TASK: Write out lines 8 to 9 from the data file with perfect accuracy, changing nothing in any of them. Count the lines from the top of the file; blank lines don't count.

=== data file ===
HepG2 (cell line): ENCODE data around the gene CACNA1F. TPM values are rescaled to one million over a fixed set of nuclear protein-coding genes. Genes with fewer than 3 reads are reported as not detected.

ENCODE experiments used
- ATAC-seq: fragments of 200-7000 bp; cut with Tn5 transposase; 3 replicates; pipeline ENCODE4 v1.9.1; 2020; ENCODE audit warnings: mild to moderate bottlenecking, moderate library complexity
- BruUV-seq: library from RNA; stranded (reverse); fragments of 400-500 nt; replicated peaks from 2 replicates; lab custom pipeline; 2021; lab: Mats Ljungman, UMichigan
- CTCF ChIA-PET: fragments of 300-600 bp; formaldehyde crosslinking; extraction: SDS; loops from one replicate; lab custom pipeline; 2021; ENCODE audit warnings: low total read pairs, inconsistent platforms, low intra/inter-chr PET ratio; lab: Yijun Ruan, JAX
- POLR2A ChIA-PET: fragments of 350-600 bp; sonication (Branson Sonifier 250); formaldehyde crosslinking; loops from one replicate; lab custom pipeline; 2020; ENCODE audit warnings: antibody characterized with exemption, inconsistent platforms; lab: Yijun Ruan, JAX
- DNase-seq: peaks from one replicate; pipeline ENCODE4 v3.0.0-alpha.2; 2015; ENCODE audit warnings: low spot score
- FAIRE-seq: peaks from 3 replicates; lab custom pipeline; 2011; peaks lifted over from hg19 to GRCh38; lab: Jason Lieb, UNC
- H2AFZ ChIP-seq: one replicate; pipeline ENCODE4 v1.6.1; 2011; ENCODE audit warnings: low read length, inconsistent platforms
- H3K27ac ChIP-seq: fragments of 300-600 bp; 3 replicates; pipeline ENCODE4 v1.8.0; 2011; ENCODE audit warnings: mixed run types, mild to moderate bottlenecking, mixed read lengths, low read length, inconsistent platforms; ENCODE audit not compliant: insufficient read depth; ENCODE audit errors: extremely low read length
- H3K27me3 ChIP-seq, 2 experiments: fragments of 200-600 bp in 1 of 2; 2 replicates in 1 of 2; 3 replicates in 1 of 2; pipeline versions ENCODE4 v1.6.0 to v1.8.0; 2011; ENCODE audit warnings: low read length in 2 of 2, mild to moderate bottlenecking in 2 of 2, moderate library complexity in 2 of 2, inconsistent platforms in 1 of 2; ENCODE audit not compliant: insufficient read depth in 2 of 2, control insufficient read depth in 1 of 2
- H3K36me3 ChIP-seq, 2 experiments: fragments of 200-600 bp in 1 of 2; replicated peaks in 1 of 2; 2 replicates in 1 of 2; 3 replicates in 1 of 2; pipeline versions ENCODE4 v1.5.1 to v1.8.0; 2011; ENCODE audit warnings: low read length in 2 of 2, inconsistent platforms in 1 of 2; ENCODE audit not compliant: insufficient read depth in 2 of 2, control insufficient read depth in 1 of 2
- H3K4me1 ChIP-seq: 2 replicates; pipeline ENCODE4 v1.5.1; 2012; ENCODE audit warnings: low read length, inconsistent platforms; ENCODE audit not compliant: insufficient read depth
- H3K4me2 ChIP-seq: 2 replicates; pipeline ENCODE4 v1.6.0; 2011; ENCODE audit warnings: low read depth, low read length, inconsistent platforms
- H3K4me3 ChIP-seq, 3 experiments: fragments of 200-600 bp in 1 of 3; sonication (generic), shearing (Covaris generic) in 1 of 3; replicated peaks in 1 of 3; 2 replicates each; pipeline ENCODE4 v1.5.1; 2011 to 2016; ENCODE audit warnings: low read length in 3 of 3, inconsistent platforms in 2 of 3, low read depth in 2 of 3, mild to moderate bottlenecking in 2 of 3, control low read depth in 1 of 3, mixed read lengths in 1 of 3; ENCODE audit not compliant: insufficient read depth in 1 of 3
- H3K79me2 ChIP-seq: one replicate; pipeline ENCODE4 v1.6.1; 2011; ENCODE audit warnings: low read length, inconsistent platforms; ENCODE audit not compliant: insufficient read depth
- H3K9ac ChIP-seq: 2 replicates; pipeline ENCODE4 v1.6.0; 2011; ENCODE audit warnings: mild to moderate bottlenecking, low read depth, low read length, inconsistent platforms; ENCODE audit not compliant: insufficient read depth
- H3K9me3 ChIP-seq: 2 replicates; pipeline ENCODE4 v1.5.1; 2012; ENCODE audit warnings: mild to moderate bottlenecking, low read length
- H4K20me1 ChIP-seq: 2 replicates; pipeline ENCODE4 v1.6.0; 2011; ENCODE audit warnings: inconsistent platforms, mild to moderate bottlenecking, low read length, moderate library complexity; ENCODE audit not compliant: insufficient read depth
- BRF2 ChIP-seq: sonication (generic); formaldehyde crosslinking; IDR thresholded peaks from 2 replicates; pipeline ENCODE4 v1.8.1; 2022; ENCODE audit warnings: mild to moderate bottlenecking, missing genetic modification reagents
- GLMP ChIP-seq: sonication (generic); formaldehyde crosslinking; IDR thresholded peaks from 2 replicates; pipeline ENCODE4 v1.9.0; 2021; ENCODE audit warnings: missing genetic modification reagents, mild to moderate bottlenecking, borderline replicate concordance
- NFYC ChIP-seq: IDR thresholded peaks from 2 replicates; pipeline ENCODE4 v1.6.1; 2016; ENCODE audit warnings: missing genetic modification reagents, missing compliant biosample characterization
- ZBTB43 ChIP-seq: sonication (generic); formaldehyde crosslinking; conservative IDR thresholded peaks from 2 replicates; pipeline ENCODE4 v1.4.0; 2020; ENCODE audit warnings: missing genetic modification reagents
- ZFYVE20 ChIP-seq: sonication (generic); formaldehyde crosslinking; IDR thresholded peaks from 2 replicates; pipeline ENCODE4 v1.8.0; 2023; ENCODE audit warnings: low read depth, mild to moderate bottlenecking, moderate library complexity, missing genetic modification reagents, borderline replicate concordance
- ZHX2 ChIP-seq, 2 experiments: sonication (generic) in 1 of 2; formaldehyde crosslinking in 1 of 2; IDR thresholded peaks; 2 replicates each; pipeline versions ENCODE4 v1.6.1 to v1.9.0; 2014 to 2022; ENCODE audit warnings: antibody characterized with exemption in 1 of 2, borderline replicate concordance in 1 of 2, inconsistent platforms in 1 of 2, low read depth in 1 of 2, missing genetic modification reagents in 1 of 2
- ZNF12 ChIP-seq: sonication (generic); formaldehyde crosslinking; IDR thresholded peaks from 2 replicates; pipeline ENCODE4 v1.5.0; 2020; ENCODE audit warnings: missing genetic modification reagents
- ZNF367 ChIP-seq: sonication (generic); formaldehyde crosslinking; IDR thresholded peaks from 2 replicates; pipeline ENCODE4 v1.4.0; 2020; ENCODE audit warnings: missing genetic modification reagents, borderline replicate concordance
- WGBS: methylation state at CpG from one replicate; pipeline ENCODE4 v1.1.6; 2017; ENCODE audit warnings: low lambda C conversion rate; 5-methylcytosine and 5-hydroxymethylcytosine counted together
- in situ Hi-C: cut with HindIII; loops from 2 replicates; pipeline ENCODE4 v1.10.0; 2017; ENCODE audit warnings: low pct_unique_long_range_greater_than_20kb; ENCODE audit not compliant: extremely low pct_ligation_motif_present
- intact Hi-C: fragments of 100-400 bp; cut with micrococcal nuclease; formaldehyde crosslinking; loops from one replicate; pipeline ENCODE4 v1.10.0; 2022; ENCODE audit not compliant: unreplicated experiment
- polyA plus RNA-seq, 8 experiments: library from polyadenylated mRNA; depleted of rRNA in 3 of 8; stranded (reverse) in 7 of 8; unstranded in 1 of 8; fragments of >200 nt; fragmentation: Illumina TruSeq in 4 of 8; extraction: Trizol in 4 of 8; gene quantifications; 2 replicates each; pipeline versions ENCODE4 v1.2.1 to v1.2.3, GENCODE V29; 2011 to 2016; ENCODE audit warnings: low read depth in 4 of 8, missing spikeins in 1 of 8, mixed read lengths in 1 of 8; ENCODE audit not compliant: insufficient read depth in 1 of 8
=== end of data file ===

- FAIRE-seq: peaks from 3 replicates; lab custom pipeline; 2011; peaks lifted over from hg19 to GRCh38; lab: Jason Lieb, UNC
- H2AFZ ChIP-seq: one replicate; pipeline ENCODE4 v1.6.1; 2011; ENCODE audit warnings: low read length, inconsistent platforms